The Art of Cookery, Made Plain and Easy: Which Far Exceeds Any Thing of the Kind Yet Published ... (Google eBook)

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W. Strahan, J. and F. Rivington, J. Hinton, 1774 - Cookery - 384 pages
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Page vi - This is an authorized facsimile of the original book, and was produced in...
Page 262 - Sugar pounded fine, a quarter of an Ounce of Mace, a quarter of an Ounce of Cloves...
Page 205 - You may make it with cream thus: boil celery as above, and :uM mace, nutmeg, a piece of butter as big as a walnut rolled in flour, and a half a pint of cream; boil all together.
Page 264 - Let them stand ten days, then drain them in a sieve, and lay them on a cloth to dry ; then take white-wine vinegar, as much as you think will cover them, boil it, and put your pods in a jar with ginger, mace, cloves, and Jamaica pepper. Pour your vinegar boiling hot on, cover them with a...
Page 229 - Ijttle more pepper and fait' over the falmon ; fo roll it up into a collar, and bind it with broad tape ; then boil it in water, fait, and vinegar, but let the liquor boil firft, then put in your collar, a hunch of fweet herbs, fliced ginger and nutmeg.
Page 76 - ... chickens in. Lay a pound of gravy-beef cut very thin over your chickens, and a piece of veal cut very thin, a little mace, two or three cloves, fome...
Page 122 - ... and two pounds of prunes, and let them boil till they swell ; then put in three quarters of an ounce of mace, half an ounce of cloves, two nutmegs, all of them beat fine, and mix it with a little liquor cold, and put them in a very little while, and take off the pot, and put in three pounds of sugar, a little salt, a quart of sack, and a quart of claret, the juice of two or three lemons...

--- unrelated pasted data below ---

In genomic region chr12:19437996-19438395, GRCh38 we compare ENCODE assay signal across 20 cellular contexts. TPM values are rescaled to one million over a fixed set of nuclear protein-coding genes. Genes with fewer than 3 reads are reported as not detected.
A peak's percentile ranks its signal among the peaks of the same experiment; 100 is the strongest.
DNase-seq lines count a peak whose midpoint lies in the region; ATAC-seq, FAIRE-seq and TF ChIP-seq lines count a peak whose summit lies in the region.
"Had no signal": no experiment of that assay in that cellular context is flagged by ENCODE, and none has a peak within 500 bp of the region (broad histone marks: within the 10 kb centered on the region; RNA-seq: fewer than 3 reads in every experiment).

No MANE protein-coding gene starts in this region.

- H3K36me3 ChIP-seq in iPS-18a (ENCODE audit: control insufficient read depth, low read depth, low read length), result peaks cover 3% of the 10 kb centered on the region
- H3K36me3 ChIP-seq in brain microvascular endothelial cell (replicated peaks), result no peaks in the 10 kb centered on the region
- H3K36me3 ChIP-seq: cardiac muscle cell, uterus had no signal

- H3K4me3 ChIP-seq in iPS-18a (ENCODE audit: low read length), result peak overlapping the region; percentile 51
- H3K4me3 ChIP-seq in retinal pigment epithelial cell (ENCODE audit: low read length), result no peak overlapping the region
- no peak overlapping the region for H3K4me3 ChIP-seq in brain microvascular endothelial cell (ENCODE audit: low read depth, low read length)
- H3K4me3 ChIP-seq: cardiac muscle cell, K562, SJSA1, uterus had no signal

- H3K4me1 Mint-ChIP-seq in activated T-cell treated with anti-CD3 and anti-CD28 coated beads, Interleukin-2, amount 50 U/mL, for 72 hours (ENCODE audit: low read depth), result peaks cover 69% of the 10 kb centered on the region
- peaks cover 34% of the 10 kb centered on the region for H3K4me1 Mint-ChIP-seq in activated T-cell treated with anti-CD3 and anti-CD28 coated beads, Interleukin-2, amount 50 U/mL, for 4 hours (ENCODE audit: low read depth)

Page 285 - Strain it while it is hot, put it into a well-tinned saucepan, and add to it a pint of Rhenish wine, and a quarter of a pound of loaf-sugar.
Page 273 - ... rosewater, tincture of saffron, sugar, and eggs; beat it all up well with your hands lightly, and bake it in a hoop or pan, but be sure to butter the pan well; it will take an hour and a half in a quick oven. You may leave out the seed if you choose it, and I think it rather better without it; but that you may do as you like.
Page 283 - TAKE a fmall quantity- of pearl-barley, boil it in milk and water till it is tender, then ftrain the liquor from it, put your barley into a quart of cream, and let it boil a little, then take the whites of five eggs and the yolk of one, beaten with a fpoonful of fine flour, and two fpoonfuls of...

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